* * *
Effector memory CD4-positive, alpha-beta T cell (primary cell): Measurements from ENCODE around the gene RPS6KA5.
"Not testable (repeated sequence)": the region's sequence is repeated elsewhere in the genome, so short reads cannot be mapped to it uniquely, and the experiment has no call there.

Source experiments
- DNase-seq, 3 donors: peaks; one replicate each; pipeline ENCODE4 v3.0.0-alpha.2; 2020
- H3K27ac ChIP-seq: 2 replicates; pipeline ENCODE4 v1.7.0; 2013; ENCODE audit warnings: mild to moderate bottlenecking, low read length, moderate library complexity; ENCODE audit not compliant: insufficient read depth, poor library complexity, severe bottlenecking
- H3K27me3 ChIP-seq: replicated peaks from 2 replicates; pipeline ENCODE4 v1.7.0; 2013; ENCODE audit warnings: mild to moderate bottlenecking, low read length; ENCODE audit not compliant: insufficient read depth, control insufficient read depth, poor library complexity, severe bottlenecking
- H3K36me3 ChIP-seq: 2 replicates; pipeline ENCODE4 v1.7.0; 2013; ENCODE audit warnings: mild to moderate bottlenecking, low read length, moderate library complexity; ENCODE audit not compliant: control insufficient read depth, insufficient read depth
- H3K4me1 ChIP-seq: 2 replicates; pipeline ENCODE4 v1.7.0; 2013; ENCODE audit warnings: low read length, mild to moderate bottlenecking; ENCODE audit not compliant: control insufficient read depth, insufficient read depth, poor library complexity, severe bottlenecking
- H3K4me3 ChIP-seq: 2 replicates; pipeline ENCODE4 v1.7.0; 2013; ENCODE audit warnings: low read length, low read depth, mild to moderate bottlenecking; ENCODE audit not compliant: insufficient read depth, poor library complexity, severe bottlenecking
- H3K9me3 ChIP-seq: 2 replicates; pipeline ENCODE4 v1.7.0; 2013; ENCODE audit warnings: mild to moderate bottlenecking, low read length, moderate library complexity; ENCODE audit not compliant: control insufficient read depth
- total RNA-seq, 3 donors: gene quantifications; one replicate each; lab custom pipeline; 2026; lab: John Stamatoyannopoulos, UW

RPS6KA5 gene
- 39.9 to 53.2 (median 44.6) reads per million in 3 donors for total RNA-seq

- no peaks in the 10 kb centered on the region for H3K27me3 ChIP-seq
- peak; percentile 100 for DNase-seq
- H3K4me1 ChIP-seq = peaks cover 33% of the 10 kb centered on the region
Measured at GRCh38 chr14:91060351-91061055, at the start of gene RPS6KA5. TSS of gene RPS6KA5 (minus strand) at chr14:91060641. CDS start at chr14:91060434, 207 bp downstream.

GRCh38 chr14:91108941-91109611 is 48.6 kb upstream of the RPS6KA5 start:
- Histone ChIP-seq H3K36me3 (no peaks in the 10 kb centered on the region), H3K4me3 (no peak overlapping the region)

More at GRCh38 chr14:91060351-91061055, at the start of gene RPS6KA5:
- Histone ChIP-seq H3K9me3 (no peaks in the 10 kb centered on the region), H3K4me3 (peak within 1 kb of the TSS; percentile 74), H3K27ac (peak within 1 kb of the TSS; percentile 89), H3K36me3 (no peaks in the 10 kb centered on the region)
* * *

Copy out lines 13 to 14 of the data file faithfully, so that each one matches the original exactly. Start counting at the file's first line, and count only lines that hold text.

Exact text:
- 39.9 to 53.2 (median 44.6) reads per million in 3 donors for total RNA-seq

- no peaks in the 10 kb centered on the region for H3K27me3 ChIP-seq